In his 2020 run for the Presidency, Biden promised to be a redemptive figure, healing the wounds of a disunited and fractious nation. He frequently connected his sense of tragedy and suffering with current social crises and traumas. In his first press conference as President on March 25, 2021, when asked about the plight of migrants at the US-Mexico border, Biden said:

When my great grandfather got on a coffin ship in the Irish Sea, expectation was: Was he going to live long enough on that ship to get to the United States of America? But they left because of what the Brits had been doing. They were in real, real trouble. They didn’t want to leave. But they had no choice.

This promotion of empathy can have powerful political as well as moral appeal but it also elides structural and material realities of suffering and injustice. The Irish element of the Irish Catholic identity does significant ideological and emotional work to disavow burdens of historical responsibility and guilt.

The radical reclamation of an Irish past projected by Hayden is hollowed out in Biden’s tellings of his Irishness. It is a deradicalized ethnicity, a benign and redemptive political narrative that bespeaks and promises to restore the hegemony of liberal whiteness.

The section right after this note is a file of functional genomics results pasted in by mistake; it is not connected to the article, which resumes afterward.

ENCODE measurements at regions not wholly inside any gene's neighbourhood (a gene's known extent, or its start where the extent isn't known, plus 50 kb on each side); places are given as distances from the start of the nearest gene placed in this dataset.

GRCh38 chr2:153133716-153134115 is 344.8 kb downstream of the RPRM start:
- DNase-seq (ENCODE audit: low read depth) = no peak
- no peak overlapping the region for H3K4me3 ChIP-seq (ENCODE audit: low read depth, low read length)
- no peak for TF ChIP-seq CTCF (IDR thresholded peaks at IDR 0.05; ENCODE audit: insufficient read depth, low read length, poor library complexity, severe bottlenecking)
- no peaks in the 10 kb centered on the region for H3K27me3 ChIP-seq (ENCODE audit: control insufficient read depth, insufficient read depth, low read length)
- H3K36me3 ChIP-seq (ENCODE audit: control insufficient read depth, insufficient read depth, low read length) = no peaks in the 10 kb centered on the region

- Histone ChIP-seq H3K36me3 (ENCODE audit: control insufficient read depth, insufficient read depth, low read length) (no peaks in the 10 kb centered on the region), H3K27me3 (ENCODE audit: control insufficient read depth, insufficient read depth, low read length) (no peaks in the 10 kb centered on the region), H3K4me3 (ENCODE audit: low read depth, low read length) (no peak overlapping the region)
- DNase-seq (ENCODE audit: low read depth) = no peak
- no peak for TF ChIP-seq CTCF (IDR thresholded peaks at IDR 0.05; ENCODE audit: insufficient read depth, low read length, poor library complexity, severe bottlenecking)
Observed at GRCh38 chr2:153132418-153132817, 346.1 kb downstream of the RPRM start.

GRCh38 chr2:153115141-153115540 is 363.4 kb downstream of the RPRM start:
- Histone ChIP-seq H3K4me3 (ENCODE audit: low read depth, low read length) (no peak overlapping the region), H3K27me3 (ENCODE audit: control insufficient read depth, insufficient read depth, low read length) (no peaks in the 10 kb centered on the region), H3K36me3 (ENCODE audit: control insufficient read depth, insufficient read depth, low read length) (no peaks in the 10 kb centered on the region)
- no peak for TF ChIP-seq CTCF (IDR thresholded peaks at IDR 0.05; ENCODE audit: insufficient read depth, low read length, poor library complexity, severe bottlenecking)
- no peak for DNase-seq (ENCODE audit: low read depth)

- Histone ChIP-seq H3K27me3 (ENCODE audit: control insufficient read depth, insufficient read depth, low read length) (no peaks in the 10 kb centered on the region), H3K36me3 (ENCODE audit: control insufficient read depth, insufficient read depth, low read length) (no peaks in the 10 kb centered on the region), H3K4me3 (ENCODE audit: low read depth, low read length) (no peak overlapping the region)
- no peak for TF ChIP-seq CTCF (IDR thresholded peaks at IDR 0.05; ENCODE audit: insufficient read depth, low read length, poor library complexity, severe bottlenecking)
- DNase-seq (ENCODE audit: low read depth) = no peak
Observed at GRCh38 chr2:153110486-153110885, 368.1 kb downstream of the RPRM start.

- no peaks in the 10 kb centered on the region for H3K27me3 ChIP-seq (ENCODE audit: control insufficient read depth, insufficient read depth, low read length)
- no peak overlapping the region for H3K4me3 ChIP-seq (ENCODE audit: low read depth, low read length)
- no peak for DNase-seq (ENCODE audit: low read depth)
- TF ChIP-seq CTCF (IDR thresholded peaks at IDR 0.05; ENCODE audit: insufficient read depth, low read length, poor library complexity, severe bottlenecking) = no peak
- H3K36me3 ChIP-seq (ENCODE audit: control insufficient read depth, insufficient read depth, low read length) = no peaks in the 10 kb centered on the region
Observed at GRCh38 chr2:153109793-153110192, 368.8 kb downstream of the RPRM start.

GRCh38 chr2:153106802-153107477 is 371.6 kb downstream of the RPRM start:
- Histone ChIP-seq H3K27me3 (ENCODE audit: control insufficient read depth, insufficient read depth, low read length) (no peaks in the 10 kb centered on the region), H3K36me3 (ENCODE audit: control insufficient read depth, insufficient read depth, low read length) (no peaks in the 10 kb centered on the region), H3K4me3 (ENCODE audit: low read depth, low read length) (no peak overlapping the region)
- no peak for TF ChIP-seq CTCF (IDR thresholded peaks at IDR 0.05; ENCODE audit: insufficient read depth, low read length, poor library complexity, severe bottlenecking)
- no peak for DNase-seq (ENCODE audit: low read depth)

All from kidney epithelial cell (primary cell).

Comfortably on the Sidelines

In the wake of protests in summer 2020, Irish-American organisations were stirred to voice support for Black Lives Matter. A public letter signed by 60 Irish-American political and cultural figures was sent to Representative Karen Bass, the Head of the Congressional Black Caucus, after the death of the civil rights leader John Lewis in July. The text outlined the influence of the American civil rights movement in the formation of the Northern Irish Civil Rights Association in the 1960s, and the inspiration of Martin Luther King on leaders of the Peace Process in Northern Ireland: